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Placenta

Human carboxylesterases in term placentae: enzymatic characterization, molecular cloning and evidence for the existence of multiple forms.


PMID 10452915

Abstract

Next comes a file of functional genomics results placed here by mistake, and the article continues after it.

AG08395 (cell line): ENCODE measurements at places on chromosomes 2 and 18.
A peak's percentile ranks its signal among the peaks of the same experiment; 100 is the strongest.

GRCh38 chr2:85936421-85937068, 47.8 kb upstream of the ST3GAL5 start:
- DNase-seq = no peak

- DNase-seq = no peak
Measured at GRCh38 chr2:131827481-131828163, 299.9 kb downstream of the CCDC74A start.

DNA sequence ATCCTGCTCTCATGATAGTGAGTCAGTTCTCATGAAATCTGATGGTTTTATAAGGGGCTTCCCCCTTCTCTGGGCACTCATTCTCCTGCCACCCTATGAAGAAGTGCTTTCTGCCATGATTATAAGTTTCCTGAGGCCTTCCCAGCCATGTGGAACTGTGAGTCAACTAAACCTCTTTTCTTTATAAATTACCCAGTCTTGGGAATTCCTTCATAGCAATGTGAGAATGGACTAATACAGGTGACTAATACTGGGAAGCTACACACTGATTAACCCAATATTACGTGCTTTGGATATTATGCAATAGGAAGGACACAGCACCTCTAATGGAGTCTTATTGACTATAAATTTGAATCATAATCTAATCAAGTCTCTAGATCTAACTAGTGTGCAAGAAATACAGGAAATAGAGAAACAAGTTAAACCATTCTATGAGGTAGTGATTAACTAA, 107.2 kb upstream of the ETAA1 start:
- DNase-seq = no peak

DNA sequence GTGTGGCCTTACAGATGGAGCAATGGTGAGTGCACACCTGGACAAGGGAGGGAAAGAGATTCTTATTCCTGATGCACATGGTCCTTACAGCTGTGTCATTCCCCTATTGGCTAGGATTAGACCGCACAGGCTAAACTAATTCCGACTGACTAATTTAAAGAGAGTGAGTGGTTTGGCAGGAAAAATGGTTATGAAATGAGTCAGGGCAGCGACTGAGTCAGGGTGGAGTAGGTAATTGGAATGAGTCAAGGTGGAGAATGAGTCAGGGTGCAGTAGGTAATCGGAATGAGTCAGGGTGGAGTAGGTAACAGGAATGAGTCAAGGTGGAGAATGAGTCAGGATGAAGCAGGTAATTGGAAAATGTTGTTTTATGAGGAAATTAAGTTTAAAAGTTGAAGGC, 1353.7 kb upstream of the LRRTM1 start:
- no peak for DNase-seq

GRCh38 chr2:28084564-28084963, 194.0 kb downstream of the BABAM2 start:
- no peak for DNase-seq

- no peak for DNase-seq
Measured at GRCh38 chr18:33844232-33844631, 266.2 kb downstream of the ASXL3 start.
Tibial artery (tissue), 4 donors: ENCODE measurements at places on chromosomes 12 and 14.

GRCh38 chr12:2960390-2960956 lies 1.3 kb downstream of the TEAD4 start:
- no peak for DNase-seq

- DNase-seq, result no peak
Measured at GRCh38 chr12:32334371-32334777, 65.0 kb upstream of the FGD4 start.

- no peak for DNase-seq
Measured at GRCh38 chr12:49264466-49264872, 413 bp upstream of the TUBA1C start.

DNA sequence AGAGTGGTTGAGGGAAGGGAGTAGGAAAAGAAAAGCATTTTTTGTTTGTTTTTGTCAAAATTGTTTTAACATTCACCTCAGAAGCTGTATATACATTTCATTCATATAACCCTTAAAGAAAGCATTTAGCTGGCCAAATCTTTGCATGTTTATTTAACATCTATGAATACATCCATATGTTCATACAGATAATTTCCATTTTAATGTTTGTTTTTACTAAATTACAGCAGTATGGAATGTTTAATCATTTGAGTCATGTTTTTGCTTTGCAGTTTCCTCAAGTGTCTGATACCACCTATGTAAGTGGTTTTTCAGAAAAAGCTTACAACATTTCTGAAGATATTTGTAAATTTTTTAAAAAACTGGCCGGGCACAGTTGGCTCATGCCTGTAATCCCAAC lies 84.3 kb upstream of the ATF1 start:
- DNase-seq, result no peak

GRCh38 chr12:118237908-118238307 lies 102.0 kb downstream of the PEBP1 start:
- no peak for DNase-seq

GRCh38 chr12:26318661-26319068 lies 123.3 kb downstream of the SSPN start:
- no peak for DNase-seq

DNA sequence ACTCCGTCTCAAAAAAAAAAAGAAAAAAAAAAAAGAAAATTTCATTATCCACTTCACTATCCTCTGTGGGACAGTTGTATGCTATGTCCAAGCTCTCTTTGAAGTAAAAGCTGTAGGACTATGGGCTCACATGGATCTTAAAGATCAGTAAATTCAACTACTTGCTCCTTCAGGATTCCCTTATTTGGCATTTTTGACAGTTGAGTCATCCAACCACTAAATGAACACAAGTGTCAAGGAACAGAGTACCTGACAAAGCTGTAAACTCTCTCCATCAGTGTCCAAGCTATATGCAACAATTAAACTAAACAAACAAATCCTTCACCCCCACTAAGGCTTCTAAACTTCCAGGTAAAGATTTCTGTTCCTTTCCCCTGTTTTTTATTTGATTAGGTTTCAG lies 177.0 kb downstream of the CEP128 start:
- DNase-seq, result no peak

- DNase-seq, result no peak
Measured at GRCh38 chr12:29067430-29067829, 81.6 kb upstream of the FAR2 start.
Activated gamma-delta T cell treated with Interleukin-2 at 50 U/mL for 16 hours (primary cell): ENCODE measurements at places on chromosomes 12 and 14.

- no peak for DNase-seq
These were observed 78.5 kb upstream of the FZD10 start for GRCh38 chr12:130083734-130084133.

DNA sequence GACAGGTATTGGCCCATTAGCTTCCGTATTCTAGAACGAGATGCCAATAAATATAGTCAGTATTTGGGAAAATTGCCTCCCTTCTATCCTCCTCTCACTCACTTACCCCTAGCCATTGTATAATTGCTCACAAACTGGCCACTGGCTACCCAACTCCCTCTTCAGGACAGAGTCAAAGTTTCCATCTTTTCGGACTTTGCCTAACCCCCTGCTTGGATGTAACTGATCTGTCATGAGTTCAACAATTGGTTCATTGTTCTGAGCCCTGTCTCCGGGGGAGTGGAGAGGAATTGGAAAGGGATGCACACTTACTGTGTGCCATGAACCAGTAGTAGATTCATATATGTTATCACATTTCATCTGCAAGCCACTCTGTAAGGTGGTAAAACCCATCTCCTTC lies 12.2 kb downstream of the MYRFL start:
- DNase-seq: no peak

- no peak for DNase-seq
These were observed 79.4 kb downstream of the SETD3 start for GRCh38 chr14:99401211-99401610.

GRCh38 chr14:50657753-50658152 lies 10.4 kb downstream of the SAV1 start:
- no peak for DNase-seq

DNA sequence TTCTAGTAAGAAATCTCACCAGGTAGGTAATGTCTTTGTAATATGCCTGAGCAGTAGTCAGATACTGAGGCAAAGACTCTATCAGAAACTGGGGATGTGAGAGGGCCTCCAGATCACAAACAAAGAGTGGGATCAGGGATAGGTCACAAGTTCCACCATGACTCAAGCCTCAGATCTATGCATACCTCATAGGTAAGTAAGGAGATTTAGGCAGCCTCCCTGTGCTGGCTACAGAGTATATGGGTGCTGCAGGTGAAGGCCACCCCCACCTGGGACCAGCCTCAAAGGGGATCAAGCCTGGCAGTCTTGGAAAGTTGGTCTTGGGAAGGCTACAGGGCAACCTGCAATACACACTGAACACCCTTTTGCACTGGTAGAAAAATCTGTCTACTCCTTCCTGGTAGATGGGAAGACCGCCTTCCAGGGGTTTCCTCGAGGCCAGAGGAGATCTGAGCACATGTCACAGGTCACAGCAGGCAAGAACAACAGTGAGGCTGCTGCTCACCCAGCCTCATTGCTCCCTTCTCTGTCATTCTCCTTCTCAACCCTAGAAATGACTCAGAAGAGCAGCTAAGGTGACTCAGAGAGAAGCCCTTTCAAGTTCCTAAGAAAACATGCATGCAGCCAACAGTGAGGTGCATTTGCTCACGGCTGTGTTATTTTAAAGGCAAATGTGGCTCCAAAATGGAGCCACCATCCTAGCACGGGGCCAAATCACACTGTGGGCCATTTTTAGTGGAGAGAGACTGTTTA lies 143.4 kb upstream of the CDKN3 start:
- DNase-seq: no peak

The placenta is a temporary organ that is known to metabolize numerous endogenous and xenobiotic compounds. Carboxylesterases represent a family of enzymes which hydrolyse a variety of esters, amides and thioesters. Many studies have demonstrated that carboxylesterases are widely distributed among mammalian tissues, but little is known about these enzymes in the placenta. The present study was conducted to establish the kinetic parameters of placental carboxylesterases toward several p -nitrophenol and 1-naphthol esters, and to establish the molecular basis for these enzymes in the placenta. The enzymatic rate of the hydrolysis of 1-naphthylacetate and carboxylic esters of p -nitrophenol as a function of substrate concentration (0.01-1.00 m m) was examined with human placental microsomes pooled from six placentae. Data from these studies yielded a linear Lineweaver-Burk plot with each substrate examined. K(m)values for these substrates ranged from 92 to 370 microm, and V(max)values ranged from 85 to 170 nmol/mg/min. These results suggest that each substrate is hydrolysed by a single enzyme, or enzymes that are kinetically indistinguishable, or that one of them is dominant. Microsomes from all individual placentae contained esterase activity toward all four substrates, and exhibited a one- to three-fold variation. The activity toward p -nitrophenylacetate correlated well with the activity toward 1-naphthylacetate (r(2)=0.957). In contrast, the activity toward p -nitrophenylbutyrate correlated poorly with the activity toward 1-naphthylacetate (r(2)=0.121). These results suggest that placental microsomes have more than one carboxylesterase activity. Screening of a placental cDNA library with gene-trapping hybridization resulted in the isolation of three distinct cDNAs, designated PCE-1, PCE-2 and PCE-3. PCE-1 and PCE-2 have a significant sequence identity (approx 99 per cent) with liver carboxylesterases hCE and hCE-2, respectively. PCE-3 has a 96 per cent sequence identity with hCE but only at the first 874 nucleotide of the 5' end. The rest of the 1396 nucleotides of the 3' end exhibit no significant sequence identity with any known mammalian carboxylesterases. A probe derived from the 3' end of PCE-3 detected an approx 2.2 kb messenger transcript, the size of a regular carboxylesterase. However, the entire PCE-3 cDNA has multiple internal stop codons and encodes only 269 amino acids; half the size of a regular carboxylesterase. Northern blotting experiments detected the transcripts coding for PCE-1, PCE-2 or PCE-3 in all placentae, and the levels of these messengers showed an approx six-fold individual variation. Placenta 6 had the highest activity toward all four substrates, and highest levels of the messengers for PCE-1, PCE-2 and PCE-3. In contrast, placenta 1 had relatively high levels of messengers for PCE-1 and PCE-2, but the activity toward these four substrates was only moderate. These results suggest that a discrepancy between the messenger level and the enzyme protein exists or that there are other as yet unidentified carboxylesterase(s) in the placenta which contribute to the hydrolytic activity. Carboxylesterases are known to involve the detoxication and metabolic activation of various drugs, environmental toxicants and carcinogens. Therefore, placental carboxylesterases have both pharmacological and toxicological significance in the development of the fetus.

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